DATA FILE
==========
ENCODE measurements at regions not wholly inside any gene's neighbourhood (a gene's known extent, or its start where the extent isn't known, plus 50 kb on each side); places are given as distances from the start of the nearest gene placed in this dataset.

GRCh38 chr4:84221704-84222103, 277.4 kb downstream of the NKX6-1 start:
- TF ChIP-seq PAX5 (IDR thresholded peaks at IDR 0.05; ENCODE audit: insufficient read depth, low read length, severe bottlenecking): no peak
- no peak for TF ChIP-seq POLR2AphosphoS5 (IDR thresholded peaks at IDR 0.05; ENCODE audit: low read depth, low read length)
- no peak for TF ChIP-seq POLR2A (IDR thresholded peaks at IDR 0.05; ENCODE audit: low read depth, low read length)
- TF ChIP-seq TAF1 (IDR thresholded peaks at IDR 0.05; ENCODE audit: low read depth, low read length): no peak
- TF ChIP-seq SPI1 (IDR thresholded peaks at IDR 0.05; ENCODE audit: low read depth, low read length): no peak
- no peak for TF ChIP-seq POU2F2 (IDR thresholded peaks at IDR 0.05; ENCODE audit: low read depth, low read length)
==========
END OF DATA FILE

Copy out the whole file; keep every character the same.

ENCODE measurements at regions not wholly inside any gene's neighbourhood (a gene's known extent, or its start where the extent isn't known, plus 50 kb on each side); places are given as distances from the start of the nearest gene placed in this dataset.

GRCh38 chr4:84221704-84222103, 277.4 kb downstream of the NKX6-1 start:
- TF ChIP-seq PAX5 (IDR thresholded peaks at IDR 0.05; ENCODE audit: insufficient read depth, low read length, severe bottlenecking): no peak
- no peak for TF ChIP-seq POLR2AphosphoS5 (IDR thresholded peaks at IDR 0.05; ENCODE audit: low read depth, low read length)
- no peak for TF ChIP-seq POLR2A (IDR thresholded peaks at IDR 0.05; ENCODE audit: low read depth, low read length)
- TF ChIP-seq TAF1 (IDR thresholded peaks at IDR 0.05; ENCODE audit: low read depth, low read length): no peak
- TF ChIP-seq SPI1 (IDR thresholded peaks at IDR 0.05; ENCODE audit: low read depth, low read length): no peak
- no peak for TF ChIP-seq POU2F2 (IDR thresholded peaks at IDR 0.05; ENCODE audit: low read depth, low read length)